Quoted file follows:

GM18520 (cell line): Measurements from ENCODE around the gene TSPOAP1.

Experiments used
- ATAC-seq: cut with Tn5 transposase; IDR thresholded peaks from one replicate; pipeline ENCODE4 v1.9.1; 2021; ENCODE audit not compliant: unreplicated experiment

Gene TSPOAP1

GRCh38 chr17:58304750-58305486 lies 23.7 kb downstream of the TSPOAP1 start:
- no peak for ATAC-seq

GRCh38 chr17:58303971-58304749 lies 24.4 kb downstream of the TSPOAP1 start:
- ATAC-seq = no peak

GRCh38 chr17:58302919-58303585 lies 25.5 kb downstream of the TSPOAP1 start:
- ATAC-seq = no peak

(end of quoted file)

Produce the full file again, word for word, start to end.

GM18520 (cell line): Measurements from ENCODE around the gene TSPOAP1.

Experiments used
- ATAC-seq: cut with Tn5 transposase; IDR thresholded peaks from one replicate; pipeline ENCODE4 v1.9.1; 2021; ENCODE audit not compliant: unreplicated experiment

Gene TSPOAP1

GRCh38 chr17:58304750-58305486 lies 23.7 kb downstream of the TSPOAP1 start:
- no peak for ATAC-seq

GRCh38 chr17:58303971-58304749 lies 24.4 kb downstream of the TSPOAP1 start:
- ATAC-seq = no peak

GRCh38 chr17:58302919-58303585 lies 25.5 kb downstream of the TSPOAP1 start:
- ATAC-seq = no peak